Definition – a viral infection of the skin or occasionally of the mucous membranes, sometimes called water warts, they are pink shiny umbilicated papules anywhere on the body except the palms and soles.
As the name implies, this is a contagious infection, spread by direct contact with a lesion, by contact with contaminated personal items like towels, clothing or toys or by bathing together or communal pool use.
These bumps usually start out as tiny pink bumps that are not bothersome. However, over time, they become itchy. Scratching these lesions opens up the contagious contents of the bump and causes spreading. Patients who have a history of eczema are more likely to have this viral infection as it uses broken down skin as an easy portal of entry.
This virus can go away on its own over a period of months to years. The challenge lies in getting the body’s immune system to recognize this infection in the skin. In the meantime, spreading of the bumps will continue and the child will remain contagious. Individual lesions can be treated, but this DOES NOT PREVENT NEW LESIONS. Treatment options include topical medications, scraping off the lesions or freezing. In children, topical medications are usually the only method that is tolerated.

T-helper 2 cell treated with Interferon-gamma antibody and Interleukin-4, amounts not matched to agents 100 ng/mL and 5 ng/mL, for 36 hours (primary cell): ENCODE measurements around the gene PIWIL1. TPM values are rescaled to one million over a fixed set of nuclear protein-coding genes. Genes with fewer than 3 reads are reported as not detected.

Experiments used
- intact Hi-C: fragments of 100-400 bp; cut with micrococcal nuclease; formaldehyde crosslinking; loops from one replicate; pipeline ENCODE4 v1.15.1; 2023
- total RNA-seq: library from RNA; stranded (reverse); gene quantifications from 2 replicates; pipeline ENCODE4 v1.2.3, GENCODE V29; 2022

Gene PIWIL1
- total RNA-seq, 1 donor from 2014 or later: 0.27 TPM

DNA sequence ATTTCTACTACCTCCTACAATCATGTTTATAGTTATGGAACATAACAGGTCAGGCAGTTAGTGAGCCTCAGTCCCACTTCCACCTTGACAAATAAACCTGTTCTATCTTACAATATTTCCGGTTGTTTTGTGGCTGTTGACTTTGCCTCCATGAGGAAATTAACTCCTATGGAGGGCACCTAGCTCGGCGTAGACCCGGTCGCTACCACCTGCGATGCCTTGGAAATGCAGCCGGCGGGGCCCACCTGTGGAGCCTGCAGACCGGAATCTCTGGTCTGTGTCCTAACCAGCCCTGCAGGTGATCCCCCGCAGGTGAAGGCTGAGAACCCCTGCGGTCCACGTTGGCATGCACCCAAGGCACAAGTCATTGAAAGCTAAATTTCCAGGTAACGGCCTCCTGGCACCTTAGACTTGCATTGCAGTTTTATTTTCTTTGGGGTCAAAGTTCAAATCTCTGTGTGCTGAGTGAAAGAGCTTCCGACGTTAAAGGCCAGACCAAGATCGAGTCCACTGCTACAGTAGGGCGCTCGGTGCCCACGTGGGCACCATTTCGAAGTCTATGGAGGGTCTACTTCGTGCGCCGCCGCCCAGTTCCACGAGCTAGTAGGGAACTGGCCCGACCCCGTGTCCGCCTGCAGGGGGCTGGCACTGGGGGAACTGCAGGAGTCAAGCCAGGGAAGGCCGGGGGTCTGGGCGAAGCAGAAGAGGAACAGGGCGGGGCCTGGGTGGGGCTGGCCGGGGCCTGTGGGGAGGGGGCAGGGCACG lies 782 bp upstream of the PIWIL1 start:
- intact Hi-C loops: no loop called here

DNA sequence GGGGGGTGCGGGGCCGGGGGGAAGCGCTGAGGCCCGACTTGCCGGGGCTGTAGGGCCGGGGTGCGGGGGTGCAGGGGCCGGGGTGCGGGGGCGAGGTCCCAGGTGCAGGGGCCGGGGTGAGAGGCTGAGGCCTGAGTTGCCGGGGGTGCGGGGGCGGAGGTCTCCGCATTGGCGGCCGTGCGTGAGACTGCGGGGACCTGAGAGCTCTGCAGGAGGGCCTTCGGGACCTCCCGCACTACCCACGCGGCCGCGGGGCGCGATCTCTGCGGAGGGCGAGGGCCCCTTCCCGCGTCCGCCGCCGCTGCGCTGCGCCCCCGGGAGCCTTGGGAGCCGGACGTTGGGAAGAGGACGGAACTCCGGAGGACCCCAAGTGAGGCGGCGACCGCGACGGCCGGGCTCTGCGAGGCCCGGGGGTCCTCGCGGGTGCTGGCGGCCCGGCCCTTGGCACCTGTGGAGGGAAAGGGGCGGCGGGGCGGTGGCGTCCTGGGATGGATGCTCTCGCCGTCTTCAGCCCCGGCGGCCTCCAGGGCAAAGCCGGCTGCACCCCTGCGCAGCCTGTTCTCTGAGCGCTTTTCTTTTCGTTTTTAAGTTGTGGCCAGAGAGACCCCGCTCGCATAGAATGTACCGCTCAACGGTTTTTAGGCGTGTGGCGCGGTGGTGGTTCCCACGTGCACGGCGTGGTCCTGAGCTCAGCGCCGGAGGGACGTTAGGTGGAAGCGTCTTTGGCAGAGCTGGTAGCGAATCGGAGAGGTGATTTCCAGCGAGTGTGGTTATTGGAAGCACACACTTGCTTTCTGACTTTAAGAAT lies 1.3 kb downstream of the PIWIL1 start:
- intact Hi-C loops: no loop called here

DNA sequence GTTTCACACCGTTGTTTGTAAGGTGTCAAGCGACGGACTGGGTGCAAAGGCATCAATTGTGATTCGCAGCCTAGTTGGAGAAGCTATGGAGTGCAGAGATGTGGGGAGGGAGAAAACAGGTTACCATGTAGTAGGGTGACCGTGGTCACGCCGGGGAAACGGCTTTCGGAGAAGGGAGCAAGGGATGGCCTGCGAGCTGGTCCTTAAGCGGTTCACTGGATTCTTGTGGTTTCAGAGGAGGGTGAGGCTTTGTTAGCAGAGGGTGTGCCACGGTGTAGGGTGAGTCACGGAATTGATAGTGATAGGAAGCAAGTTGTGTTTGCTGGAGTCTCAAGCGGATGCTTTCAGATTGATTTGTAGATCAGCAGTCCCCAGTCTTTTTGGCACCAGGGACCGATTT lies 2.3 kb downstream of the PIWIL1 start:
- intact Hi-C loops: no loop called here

Because this is a pox virus, a small valley may be noted on the skin where a previous lesion existed. This is not a side effect of treatment, but rather the nature of how pox virus infections heal.
Parents often wonder why they do not have lesions. This is likely because they were exposed to this infection as children themselves. Siblings may get lesions if this is their first exposure, however, they may be immune even if they didn’t get lesions on their skin previously. Treating any household contact quickly will help reduce the chance of spreading in the family. No disinfection of the household is needed, however personal items of the affected child should not be shared with others unless washed in hot water and dried in a hot dryer.
At some point, the body’s immune system figures out these lesions are not wanted and incites a response against them. This may be seen over the course of treatment as well. Usually lesions that are resolving will appear inflamed or infected; however, no antibiotics or ointments are needed for this.